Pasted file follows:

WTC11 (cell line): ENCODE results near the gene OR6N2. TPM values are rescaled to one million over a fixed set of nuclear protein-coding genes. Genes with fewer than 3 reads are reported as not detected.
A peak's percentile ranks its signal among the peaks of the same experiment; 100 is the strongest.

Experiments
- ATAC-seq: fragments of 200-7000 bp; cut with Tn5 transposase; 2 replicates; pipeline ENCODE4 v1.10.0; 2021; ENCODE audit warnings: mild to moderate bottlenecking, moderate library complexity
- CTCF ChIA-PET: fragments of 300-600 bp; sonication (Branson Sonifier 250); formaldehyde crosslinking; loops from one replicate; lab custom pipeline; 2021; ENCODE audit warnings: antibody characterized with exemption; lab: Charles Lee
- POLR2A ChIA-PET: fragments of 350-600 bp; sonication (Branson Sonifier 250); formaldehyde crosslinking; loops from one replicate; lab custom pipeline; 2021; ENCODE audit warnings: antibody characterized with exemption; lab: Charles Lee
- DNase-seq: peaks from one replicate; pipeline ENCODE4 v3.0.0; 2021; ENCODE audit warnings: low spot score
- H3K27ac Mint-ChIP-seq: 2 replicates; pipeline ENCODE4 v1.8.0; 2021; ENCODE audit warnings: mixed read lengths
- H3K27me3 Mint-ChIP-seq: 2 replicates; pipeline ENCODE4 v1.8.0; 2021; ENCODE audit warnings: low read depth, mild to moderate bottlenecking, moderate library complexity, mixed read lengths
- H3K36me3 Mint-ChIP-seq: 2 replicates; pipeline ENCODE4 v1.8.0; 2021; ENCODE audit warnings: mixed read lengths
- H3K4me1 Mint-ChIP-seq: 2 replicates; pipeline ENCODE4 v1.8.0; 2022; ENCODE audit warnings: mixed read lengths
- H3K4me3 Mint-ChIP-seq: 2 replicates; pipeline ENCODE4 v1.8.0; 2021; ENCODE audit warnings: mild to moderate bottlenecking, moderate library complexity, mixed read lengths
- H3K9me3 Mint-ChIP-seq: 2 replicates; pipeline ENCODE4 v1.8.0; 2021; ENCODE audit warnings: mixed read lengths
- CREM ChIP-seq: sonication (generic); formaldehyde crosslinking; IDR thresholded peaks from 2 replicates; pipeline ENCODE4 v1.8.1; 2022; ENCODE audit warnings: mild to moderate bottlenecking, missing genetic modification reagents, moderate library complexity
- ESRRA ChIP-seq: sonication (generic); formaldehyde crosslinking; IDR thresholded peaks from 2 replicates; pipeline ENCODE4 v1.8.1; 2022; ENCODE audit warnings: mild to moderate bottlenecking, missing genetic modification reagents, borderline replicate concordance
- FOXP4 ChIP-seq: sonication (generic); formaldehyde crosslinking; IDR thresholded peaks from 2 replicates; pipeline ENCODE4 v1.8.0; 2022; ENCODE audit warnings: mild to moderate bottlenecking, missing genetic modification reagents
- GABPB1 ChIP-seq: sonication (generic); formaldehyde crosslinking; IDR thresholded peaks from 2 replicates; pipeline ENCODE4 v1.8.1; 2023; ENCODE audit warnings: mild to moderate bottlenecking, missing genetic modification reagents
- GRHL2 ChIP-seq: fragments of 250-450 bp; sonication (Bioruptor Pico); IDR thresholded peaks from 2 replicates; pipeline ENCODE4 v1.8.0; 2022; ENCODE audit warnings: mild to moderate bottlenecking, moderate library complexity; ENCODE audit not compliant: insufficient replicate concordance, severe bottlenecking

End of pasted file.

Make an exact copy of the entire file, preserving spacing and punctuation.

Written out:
WTC11 (cell line): ENCODE results near the gene OR6N2. TPM values are rescaled to one million over a fixed set of nuclear protein-coding genes. Genes with fewer than 3 reads are reported as not detected.
A peak's percentile ranks its signal among the peaks of the same experiment; 100 is the strongest.

Experiments
- ATAC-seq: fragments of 200-7000 bp; cut with Tn5 transposase; 2 replicates; pipeline ENCODE4 v1.10.0; 2021; ENCODE audit warnings: mild to moderate bottlenecking, moderate library complexity
- CTCF ChIA-PET: fragments of 300-600 bp; sonication (Branson Sonifier 250); formaldehyde crosslinking; loops from one replicate; lab custom pipeline; 2021; ENCODE audit warnings: antibody characterized with exemption; lab: Charles Lee
- POLR2A ChIA-PET: fragments of 350-600 bp; sonication (Branson Sonifier 250); formaldehyde crosslinking; loops from one replicate; lab custom pipeline; 2021; ENCODE audit warnings: antibody characterized with exemption; lab: Charles Lee
- DNase-seq: peaks from one replicate; pipeline ENCODE4 v3.0.0; 2021; ENCODE audit warnings: low spot score
- H3K27ac Mint-ChIP-seq: 2 replicates; pipeline ENCODE4 v1.8.0; 2021; ENCODE audit warnings: mixed read lengths
- H3K27me3 Mint-ChIP-seq: 2 replicates; pipeline ENCODE4 v1.8.0; 2021; ENCODE audit warnings: low read depth, mild to moderate bottlenecking, moderate library complexity, mixed read lengths
- H3K36me3 Mint-ChIP-seq: 2 replicates; pipeline ENCODE4 v1.8.0; 2021; ENCODE audit warnings: mixed read lengths
- H3K4me1 Mint-ChIP-seq: 2 replicates; pipeline ENCODE4 v1.8.0; 2022; ENCODE audit warnings: mixed read lengths
- H3K4me3 Mint-ChIP-seq: 2 replicates; pipeline ENCODE4 v1.8.0; 2021; ENCODE audit warnings: mild to moderate bottlenecking, moderate library complexity, mixed read lengths
- H3K9me3 Mint-ChIP-seq: 2 replicates; pipeline ENCODE4 v1.8.0; 2021; ENCODE audit warnings: mixed read lengths
- CREM ChIP-seq: sonication (generic); formaldehyde crosslinking; IDR thresholded peaks from 2 replicates; pipeline ENCODE4 v1.8.1; 2022; ENCODE audit warnings: mild to moderate bottlenecking, missing genetic modification reagents, moderate library complexity
- ESRRA ChIP-seq: sonication (generic); formaldehyde crosslinking; IDR thresholded peaks from 2 replicates; pipeline ENCODE4 v1.8.1; 2022; ENCODE audit warnings: mild to moderate bottlenecking, missing genetic modification reagents, borderline replicate concordance
- FOXP4 ChIP-seq: sonication (generic); formaldehyde crosslinking; IDR thresholded peaks from 2 replicates; pipeline ENCODE4 v1.8.0; 2022; ENCODE audit warnings: mild to moderate bottlenecking, missing genetic modification reagents
- GABPB1 ChIP-seq: sonication (generic); formaldehyde crosslinking; IDR thresholded peaks from 2 replicates; pipeline ENCODE4 v1.8.1; 2023; ENCODE audit warnings: mild to moderate bottlenecking, missing genetic modification reagents
- GRHL2 ChIP-seq: fragments of 250-450 bp; sonication (Bioruptor Pico); IDR thresholded peaks from 2 replicates; pipeline ENCODE4 v1.8.0; 2022; ENCODE audit warnings: mild to moderate bottlenecking, moderate library complexity; ENCODE audit not compliant: insufficient replicate concordance, severe bottlenecking